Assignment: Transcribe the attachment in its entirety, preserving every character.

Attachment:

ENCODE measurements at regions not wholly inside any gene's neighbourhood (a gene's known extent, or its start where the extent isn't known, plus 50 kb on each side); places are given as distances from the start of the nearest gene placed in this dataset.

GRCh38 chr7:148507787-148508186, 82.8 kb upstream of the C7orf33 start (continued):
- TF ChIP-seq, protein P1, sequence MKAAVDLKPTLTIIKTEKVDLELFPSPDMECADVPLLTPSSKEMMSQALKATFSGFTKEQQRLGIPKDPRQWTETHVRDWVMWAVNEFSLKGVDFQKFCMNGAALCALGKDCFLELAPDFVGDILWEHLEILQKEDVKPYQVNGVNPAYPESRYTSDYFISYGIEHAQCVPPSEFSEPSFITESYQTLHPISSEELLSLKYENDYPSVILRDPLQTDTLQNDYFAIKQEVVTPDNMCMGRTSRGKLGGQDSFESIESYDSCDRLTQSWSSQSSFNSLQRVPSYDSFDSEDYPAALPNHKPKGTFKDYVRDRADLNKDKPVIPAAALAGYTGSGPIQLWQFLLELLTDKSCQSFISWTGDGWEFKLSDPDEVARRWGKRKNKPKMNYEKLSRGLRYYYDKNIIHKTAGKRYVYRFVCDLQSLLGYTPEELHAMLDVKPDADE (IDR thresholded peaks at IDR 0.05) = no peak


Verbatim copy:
ENCODE measurements at regions not wholly inside any gene's neighbourhood (a gene's known extent, or its start where the extent isn't known, plus 50 kb on each side); places are given as distances from the start of the nearest gene placed in this dataset.

GRCh38 chr7:148507787-148508186, 82.8 kb upstream of the C7orf33 start (continued):
- TF ChIP-seq, protein P1, sequence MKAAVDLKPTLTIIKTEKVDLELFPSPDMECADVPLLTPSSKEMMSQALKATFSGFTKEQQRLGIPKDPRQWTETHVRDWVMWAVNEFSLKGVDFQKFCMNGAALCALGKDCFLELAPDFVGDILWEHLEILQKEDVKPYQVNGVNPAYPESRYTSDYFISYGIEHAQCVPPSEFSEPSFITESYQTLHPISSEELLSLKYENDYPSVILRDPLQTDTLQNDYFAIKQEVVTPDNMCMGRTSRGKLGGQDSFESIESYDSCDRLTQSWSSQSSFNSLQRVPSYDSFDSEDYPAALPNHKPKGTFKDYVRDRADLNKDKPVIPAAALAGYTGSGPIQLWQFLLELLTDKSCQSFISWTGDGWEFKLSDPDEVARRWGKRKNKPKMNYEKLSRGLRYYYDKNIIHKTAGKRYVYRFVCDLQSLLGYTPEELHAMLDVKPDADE (IDR thresholded peaks at IDR 0.05) = no peak